“Grouping” by ability, or “tracking” or “streaming” means that students are placed into groups defined by their ability levels. Students may be grouped by ability either for a subject (for example for mathematics or reading) or for all or almost all their instruction.
Students’ assignment to an ability group may be temporary, changing during the year, or relatively permanent. Advocates of grouping by ability claim that it can raise achievement standards, since teachers can target their instruction and use resources more effectively.
However, research has shown that grouping by ability can have adverse effects on students’ attitudes toward schooling and their self-esteem. Studies on ability grouping show inequitable outcomes and social consequences.
• It is very difficult to distinguish “ability” from “prior achievement.”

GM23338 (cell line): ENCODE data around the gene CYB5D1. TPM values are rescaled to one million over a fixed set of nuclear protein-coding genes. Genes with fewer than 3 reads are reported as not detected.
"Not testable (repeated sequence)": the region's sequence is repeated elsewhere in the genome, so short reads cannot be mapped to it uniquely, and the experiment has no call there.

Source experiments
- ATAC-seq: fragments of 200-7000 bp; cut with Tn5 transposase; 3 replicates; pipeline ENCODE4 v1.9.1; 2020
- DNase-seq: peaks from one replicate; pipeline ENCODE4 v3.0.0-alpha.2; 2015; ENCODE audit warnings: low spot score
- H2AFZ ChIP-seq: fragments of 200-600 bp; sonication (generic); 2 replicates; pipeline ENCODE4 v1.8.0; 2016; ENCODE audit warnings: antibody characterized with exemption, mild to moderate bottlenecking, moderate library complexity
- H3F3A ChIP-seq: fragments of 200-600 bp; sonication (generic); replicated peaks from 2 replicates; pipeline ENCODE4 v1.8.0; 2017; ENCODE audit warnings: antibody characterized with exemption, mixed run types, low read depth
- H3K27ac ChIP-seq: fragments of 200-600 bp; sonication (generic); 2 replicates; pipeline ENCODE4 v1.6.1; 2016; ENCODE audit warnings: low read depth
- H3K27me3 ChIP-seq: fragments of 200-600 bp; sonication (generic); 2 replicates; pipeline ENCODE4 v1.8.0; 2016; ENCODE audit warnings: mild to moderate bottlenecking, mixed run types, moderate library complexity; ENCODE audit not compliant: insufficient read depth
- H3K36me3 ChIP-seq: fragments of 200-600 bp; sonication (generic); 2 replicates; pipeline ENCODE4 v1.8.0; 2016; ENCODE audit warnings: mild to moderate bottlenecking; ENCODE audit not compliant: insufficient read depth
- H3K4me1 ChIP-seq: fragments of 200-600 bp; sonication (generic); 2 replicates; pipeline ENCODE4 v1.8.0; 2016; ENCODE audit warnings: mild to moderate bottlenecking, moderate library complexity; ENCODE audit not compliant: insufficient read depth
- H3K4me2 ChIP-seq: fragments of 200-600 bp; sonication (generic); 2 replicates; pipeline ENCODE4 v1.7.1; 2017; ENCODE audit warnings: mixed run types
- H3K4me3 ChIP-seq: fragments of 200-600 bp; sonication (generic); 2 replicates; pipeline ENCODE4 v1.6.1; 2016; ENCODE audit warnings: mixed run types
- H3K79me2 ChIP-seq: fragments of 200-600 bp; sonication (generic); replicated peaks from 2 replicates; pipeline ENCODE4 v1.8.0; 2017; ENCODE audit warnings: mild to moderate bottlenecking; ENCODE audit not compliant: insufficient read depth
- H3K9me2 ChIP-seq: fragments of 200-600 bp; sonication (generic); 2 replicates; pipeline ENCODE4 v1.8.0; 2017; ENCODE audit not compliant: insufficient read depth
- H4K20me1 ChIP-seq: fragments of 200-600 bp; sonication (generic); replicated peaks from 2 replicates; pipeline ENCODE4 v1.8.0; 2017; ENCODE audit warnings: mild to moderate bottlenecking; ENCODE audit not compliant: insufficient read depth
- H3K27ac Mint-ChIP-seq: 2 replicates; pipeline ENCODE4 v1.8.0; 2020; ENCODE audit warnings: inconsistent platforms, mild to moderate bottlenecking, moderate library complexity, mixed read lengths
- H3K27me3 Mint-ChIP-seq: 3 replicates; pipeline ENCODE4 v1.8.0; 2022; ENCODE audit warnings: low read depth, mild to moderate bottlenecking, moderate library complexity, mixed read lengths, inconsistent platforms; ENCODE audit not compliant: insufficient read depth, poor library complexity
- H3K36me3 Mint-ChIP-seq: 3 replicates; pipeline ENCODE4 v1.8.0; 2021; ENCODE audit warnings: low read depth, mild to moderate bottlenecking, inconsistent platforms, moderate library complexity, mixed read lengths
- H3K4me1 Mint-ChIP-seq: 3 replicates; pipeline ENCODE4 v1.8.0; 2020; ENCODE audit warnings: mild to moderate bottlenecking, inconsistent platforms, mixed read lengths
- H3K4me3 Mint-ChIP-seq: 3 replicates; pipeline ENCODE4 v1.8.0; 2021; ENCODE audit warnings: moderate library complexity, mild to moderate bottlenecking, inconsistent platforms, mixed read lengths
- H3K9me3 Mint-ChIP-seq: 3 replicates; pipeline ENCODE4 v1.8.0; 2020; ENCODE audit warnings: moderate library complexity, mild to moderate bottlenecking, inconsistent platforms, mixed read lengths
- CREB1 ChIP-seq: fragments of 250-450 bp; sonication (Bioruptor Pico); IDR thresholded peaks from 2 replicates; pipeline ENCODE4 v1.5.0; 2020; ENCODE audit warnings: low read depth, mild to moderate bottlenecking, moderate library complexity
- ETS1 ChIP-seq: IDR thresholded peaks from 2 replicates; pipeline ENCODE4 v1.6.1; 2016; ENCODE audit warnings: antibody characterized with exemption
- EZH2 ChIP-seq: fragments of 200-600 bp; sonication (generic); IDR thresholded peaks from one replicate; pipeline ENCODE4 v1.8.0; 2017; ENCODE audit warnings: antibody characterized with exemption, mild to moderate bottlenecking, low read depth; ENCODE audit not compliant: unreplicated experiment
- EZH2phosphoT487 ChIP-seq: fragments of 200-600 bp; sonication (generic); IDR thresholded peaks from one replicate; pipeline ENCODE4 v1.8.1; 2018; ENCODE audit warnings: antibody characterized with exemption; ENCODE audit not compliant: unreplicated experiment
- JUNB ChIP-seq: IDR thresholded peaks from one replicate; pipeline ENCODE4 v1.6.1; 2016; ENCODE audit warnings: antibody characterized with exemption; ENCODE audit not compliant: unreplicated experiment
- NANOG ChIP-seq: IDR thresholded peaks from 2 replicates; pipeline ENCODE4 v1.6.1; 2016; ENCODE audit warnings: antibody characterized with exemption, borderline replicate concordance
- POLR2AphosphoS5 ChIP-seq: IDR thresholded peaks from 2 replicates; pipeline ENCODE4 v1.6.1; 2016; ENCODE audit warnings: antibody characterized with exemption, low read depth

• Use of grouping by ability is associated with worse overall student performance.
• Students placed in higher ability groups may perform better but students placed in lower ability groups typically perform worse than in mixed ability groups.
• There is a tendency for lower teacher expectation and lower quality of instruction in lower ability groups.
• For students assigned to low-ability groups, there are negative effects on their self-esteem, motivation and attitudes toward schooling.
Research suggests that students in non-grouped settings, especially for those with lower achievement, have more healthy and positive attitudes toward school than students tend to have in grouped settings.
Researchers advocate using mixed grouping as well as reducing ability grouping in schools, but more important is to focus much attention on improving instruction and curriculum for students of all achievement levels.
Courtesy of the Canadian Education Association (CEA) and the Ontario Institute for Studies in Education/University of Toronto (OISE/UT)